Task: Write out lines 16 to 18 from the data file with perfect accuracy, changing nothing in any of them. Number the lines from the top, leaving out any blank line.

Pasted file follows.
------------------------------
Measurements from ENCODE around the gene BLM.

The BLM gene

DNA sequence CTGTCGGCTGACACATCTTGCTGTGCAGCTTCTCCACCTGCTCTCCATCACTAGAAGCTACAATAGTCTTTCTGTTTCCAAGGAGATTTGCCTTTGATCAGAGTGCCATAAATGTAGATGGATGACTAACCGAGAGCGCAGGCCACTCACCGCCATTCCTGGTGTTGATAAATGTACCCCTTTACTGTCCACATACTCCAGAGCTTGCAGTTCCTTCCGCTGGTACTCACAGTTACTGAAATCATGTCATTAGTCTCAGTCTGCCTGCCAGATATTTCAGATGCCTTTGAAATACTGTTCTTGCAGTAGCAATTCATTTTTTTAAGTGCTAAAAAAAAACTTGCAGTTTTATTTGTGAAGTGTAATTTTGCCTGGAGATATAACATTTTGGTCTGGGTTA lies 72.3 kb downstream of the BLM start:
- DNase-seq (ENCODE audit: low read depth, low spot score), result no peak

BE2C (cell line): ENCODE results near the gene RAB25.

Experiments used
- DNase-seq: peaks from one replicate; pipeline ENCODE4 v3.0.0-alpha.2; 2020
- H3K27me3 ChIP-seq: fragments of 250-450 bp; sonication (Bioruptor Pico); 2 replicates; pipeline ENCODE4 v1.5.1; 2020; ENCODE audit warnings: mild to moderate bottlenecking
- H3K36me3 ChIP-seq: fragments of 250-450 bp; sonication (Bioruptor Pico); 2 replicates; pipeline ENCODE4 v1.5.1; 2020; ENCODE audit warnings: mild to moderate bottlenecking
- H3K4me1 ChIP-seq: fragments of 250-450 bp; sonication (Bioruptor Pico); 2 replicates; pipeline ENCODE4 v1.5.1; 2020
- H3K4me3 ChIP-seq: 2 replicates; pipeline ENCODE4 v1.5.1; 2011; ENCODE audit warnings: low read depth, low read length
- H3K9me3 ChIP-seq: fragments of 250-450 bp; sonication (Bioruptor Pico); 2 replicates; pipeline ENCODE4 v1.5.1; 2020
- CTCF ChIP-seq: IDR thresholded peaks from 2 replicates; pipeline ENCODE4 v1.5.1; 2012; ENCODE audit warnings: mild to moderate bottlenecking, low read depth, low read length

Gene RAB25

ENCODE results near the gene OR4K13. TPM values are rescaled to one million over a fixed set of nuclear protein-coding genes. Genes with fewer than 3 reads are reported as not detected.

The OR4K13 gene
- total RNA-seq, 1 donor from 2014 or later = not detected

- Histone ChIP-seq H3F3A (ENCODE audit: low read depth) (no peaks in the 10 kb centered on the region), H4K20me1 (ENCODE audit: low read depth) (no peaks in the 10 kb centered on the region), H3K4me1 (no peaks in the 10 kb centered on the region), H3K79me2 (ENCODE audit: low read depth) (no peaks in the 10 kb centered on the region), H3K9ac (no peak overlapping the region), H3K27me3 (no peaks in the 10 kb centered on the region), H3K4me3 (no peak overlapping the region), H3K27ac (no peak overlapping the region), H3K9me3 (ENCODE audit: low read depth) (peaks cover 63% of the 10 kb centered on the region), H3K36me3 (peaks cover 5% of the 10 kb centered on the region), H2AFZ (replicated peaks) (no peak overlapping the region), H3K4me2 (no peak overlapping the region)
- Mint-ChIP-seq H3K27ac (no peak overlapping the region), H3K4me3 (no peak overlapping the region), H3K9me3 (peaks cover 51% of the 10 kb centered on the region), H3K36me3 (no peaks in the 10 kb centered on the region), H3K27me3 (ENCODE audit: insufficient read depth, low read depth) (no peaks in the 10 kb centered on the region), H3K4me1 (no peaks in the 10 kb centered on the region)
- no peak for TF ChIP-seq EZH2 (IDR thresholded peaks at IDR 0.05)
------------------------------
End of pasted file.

The OR4K13 gene
- total RNA-seq, 1 donor from 2014 or later = not detected

- Histone ChIP-seq H3F3A (ENCODE audit: low read depth) (no peaks in the 10 kb centered on the region), H4K20me1 (ENCODE audit: low read depth) (no peaks in the 10 kb centered on the region), H3K4me1 (no peaks in the 10 kb centered on the region), H3K79me2 (ENCODE audit: low read depth) (no peaks in the 10 kb centered on the region), H3K9ac (no peak overlapping the region), H3K27me3 (no peaks in the 10 kb centered on the region), H3K4me3 (no peak overlapping the region), H3K27ac (no peak overlapping the region), H3K9me3 (ENCODE audit: low read depth) (peaks cover 63% of the 10 kb centered on the region), H3K36me3 (peaks cover 5% of the 10 kb centered on the region), H2AFZ (replicated peaks) (no peak overlapping the region), H3K4me2 (no peak overlapping the region)